Wheat bulb fly egg hatch has started

Wheat bulb fly egg hatch is under way at four out of five monitoring sites, ADAS has confirmed.

Soil sampling carried out by the Dow AgroSciences and ADAS Pestwatch service shows that wheat bulb fly egg hatch is under way in Cambridgeshire, Hertfordshire, north Lincolnshire and Suffolk.

However, by Monday (23 January), there was still no egg hatch in north Yorkshire.

ADAS entomologist Steve Ellis says growers in high-risk areas where hatch is under way can start to apply chlorpyrifos.

“The Pestwatch service will give you an indication of when is best to go on with your spray, so I would recommend that growers refer to the Dow Pestwatch website for regular updates,” he says.

“The sprays should be timed to coincide roughly at the start of egg hatch, which the monitor service provides.”

The standard threshold is 250 eggs/sq m – the equivalent of 2.5m eggs/ha.

Dr Ellis says wheat bulb fly egg counts are on average around 50% lower this year compared with last year.

“One in five sites are potentially still at risk from the pest, which in severe infestations can cause significant crop loss,” he adds.

An industry stewardship initiative – the chlorpyrifos: Say NO to Drift campaign – has been unveiled this season with the aim of protecting the future availability and use of insecticides containing chlorpyrifos.

DowAgrosciences toxicologist Steve Norman urges growers to demonstrate their commitment to safe use of chlorpyrifos by visiting the website www.saynotodrift.co.uk and signing up to the campaign.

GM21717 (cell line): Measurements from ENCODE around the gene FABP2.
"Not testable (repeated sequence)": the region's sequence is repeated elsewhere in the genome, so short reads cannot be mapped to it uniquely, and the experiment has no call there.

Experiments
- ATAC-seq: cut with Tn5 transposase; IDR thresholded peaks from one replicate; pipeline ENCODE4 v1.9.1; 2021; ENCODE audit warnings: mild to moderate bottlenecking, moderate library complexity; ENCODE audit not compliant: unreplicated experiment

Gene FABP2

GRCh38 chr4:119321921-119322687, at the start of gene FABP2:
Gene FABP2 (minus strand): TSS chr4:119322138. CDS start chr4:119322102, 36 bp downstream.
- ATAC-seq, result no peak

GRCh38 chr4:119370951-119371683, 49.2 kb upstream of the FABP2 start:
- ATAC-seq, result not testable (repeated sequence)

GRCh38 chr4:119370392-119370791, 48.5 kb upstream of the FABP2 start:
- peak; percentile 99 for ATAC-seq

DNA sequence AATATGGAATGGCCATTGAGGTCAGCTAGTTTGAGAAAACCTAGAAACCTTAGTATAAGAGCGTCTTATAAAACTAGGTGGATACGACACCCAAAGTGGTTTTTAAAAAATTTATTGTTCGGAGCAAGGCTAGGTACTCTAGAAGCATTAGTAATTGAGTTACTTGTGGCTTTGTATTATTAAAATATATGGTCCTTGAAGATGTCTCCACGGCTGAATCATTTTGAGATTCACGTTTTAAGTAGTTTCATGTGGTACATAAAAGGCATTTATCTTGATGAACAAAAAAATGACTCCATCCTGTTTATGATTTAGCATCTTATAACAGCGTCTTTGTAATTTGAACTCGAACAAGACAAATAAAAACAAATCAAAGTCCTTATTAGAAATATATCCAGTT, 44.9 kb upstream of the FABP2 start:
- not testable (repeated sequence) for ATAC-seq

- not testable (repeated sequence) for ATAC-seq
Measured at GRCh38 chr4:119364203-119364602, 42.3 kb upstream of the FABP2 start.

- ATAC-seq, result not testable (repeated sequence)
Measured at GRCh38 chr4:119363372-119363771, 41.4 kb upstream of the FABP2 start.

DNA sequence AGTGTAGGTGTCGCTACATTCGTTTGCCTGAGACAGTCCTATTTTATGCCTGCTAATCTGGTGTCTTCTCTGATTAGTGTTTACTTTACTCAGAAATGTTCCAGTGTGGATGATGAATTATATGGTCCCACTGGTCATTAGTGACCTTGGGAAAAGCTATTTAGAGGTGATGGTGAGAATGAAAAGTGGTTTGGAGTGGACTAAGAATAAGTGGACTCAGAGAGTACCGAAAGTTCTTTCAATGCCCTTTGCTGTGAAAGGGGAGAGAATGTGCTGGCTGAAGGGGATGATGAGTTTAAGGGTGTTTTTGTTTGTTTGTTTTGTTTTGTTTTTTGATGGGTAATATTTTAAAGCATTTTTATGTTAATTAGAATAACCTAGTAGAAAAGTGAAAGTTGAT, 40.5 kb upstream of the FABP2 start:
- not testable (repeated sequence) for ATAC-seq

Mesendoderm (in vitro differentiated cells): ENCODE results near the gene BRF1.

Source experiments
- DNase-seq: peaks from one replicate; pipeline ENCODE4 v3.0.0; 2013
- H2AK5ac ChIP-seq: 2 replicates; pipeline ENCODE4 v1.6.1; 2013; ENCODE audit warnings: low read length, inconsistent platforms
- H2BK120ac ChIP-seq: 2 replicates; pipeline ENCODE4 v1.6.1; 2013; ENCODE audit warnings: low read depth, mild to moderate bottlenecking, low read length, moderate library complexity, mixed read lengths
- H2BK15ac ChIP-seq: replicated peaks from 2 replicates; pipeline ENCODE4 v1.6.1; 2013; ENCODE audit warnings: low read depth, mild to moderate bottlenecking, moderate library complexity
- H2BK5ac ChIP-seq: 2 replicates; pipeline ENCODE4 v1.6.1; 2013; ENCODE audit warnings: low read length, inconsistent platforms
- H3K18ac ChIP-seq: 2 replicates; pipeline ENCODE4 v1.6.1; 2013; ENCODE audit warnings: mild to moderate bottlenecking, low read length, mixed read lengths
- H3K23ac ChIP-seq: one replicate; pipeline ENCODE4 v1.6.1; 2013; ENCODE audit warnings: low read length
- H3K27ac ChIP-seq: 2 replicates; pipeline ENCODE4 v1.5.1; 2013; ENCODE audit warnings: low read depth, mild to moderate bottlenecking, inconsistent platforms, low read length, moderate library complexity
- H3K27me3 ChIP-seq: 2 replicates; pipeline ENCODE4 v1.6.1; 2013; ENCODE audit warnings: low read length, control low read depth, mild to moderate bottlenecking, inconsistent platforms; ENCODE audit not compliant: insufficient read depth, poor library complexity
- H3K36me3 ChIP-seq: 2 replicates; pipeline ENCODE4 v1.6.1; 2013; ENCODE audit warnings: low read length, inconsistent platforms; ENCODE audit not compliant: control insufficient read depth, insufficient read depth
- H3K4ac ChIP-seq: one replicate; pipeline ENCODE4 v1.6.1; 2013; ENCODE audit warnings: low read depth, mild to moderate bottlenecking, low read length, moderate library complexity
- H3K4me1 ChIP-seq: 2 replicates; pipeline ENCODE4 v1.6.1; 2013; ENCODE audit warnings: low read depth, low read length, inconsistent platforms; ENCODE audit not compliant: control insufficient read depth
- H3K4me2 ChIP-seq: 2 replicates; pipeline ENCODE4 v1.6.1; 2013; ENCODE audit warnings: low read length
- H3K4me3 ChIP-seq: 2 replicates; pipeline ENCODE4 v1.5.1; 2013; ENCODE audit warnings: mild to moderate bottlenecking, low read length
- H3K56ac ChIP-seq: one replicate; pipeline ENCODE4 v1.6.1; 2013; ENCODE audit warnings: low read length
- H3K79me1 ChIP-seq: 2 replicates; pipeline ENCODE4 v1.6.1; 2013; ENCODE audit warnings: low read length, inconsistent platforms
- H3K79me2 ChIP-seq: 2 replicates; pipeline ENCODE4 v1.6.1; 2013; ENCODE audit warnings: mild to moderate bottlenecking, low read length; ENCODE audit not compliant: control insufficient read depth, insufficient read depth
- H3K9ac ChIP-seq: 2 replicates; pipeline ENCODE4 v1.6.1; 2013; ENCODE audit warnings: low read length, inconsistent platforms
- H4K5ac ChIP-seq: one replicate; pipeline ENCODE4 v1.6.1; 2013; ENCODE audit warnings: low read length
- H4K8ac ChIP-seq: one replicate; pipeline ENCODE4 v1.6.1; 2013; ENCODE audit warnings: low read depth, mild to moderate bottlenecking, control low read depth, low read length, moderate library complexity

He reminds growers that when spraying any chlorpyrifos product they should use a LERAP rated three-star nozzle and adopt a 20m buffer zone near to watercourses or 1m near to dry ditches.

The advice comes after the Chemicals Regulation Directorate (CRD) changed their risk assessment and introduced stricter criteria for the use of chlorpyrifos.

Mr Norman said: “The low drift nozzles must meet the three-star rated LERAP specifications and they must be used in the right conditions, including spray pressure and forward speed.

“If growers fail to demonstrate the use of these low-drift nozzles through chlorpyrifos then there’s a risk we could use this valuable chemical along with others.”

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